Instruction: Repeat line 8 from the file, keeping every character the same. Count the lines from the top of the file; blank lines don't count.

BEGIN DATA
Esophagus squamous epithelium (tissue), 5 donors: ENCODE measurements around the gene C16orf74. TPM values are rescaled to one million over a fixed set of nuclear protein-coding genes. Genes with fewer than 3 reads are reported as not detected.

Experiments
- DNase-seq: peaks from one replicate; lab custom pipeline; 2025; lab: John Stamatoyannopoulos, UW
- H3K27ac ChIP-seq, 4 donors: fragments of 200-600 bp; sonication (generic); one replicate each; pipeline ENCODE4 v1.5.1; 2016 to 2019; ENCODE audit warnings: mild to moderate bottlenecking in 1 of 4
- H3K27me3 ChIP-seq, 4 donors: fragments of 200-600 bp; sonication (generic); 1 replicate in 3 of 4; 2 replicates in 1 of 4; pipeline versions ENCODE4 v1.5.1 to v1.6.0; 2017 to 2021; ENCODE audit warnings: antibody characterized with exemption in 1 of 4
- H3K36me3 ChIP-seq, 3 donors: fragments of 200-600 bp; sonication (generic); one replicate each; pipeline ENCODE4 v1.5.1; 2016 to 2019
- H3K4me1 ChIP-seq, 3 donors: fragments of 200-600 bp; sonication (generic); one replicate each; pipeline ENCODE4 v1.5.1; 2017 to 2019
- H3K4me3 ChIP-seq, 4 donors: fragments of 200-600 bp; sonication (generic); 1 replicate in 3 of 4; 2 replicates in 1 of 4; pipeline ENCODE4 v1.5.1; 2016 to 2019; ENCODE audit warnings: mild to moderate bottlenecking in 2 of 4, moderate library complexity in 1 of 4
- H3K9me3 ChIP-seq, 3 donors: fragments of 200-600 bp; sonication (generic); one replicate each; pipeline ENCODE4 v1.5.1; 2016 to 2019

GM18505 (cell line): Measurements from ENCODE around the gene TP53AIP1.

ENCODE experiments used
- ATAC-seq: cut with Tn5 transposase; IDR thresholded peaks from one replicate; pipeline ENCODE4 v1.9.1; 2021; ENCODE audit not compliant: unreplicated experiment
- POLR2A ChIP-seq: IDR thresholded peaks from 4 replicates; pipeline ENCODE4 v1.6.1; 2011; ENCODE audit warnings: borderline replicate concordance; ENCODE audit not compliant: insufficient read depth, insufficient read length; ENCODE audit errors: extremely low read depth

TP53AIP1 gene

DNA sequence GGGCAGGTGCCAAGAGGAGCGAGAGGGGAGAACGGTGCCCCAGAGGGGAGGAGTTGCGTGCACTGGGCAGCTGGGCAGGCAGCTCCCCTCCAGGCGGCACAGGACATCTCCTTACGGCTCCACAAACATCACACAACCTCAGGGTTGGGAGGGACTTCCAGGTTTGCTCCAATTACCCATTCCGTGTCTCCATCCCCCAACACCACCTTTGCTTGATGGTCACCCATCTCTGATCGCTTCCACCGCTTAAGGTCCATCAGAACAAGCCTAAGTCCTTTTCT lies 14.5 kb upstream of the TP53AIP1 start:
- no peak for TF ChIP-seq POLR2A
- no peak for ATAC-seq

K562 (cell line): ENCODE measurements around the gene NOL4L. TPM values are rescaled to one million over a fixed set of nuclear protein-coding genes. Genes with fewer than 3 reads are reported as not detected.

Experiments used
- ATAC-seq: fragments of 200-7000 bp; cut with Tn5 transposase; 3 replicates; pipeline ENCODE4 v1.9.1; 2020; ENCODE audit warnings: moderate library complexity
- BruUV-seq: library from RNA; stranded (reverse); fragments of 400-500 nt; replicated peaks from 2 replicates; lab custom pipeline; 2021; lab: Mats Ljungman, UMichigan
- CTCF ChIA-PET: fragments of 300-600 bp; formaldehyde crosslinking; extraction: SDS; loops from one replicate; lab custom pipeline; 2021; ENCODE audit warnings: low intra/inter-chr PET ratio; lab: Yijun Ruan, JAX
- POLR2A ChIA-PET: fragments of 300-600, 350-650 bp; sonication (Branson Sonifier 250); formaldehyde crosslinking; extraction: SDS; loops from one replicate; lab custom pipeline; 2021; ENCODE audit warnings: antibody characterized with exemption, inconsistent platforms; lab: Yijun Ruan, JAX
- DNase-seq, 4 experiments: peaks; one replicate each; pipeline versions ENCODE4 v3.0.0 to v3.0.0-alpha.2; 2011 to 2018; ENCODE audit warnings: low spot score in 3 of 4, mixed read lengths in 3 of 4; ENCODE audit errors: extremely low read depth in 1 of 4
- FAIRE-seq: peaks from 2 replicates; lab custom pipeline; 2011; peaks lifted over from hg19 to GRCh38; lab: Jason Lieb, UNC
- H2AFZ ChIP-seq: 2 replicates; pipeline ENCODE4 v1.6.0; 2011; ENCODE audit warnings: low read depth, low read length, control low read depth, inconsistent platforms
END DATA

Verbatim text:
- H3K4me3 ChIP-seq, 4 donors: fragments of 200-600 bp; sonication (generic); 1 replicate in 3 of 4; 2 replicates in 1 of 4; pipeline ENCODE4 v1.5.1; 2016 to 2019; ENCODE audit warnings: mild to moderate bottlenecking in 2 of 4, moderate library complexity in 1 of 4